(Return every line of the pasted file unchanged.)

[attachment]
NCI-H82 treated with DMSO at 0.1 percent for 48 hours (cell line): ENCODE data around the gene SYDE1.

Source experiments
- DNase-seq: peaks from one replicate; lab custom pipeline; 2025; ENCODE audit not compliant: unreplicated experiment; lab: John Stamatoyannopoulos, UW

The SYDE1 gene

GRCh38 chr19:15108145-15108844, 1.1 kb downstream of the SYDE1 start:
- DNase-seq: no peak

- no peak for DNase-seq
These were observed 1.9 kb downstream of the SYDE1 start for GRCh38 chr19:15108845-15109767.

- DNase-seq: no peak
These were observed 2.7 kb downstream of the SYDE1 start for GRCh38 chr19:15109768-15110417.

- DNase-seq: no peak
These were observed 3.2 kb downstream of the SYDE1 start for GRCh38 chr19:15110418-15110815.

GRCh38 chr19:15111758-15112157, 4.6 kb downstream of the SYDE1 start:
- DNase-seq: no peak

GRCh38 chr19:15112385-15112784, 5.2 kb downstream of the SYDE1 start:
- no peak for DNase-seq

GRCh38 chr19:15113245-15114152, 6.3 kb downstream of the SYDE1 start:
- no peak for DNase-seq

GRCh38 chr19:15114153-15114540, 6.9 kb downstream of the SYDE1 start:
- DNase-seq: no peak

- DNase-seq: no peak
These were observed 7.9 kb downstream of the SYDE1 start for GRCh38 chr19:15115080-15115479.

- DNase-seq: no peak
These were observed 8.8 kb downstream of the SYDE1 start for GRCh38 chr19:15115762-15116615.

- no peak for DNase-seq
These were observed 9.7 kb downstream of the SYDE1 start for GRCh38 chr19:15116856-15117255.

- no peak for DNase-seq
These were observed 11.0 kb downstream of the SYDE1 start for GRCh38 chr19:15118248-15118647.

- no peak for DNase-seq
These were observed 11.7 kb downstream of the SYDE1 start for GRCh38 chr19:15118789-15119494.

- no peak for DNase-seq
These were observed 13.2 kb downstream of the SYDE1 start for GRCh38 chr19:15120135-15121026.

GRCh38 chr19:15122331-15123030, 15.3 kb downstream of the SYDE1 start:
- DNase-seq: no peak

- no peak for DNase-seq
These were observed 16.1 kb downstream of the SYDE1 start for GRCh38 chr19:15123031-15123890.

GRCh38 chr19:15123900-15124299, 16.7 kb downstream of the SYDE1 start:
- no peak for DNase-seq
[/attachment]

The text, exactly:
NCI-H82 treated with DMSO at 0.1 percent for 48 hours (cell line): ENCODE data around the gene SYDE1.

Source experiments
- DNase-seq: peaks from one replicate; lab custom pipeline; 2025; ENCODE audit not compliant: unreplicated experiment; lab: John Stamatoyannopoulos, UW

The SYDE1 gene

GRCh38 chr19:15108145-15108844, 1.1 kb downstream of the SYDE1 start:
- DNase-seq: no peak

- no peak for DNase-seq
These were observed 1.9 kb downstream of the SYDE1 start for GRCh38 chr19:15108845-15109767.

- DNase-seq: no peak
These were observed 2.7 kb downstream of the SYDE1 start for GRCh38 chr19:15109768-15110417.

- DNase-seq: no peak
These were observed 3.2 kb downstream of the SYDE1 start for GRCh38 chr19:15110418-15110815.

GRCh38 chr19:15111758-15112157, 4.6 kb downstream of the SYDE1 start:
- DNase-seq: no peak

GRCh38 chr19:15112385-15112784, 5.2 kb downstream of the SYDE1 start:
- no peak for DNase-seq

GRCh38 chr19:15113245-15114152, 6.3 kb downstream of the SYDE1 start:
- no peak for DNase-seq

GRCh38 chr19:15114153-15114540, 6.9 kb downstream of the SYDE1 start:
- DNase-seq: no peak

- DNase-seq: no peak
These were observed 7.9 kb downstream of the SYDE1 start for GRCh38 chr19:15115080-15115479.

- DNase-seq: no peak
These were observed 8.8 kb downstream of the SYDE1 start for GRCh38 chr19:15115762-15116615.

- no peak for DNase-seq
These were observed 9.7 kb downstream of the SYDE1 start for GRCh38 chr19:15116856-15117255.

- no peak for DNase-seq
These were observed 11.0 kb downstream of the SYDE1 start for GRCh38 chr19:15118248-15118647.

- no peak for DNase-seq
These were observed 11.7 kb downstream of the SYDE1 start for GRCh38 chr19:15118789-15119494.

- no peak for DNase-seq
These were observed 13.2 kb downstream of the SYDE1 start for GRCh38 chr19:15120135-15121026.

GRCh38 chr19:15122331-15123030, 15.3 kb downstream of the SYDE1 start:
- DNase-seq: no peak

- no peak for DNase-seq
These were observed 16.1 kb downstream of the SYDE1 start for GRCh38 chr19:15123031-15123890.

GRCh38 chr19:15123900-15124299, 16.7 kb downstream of the SYDE1 start:
- no peak for DNase-seq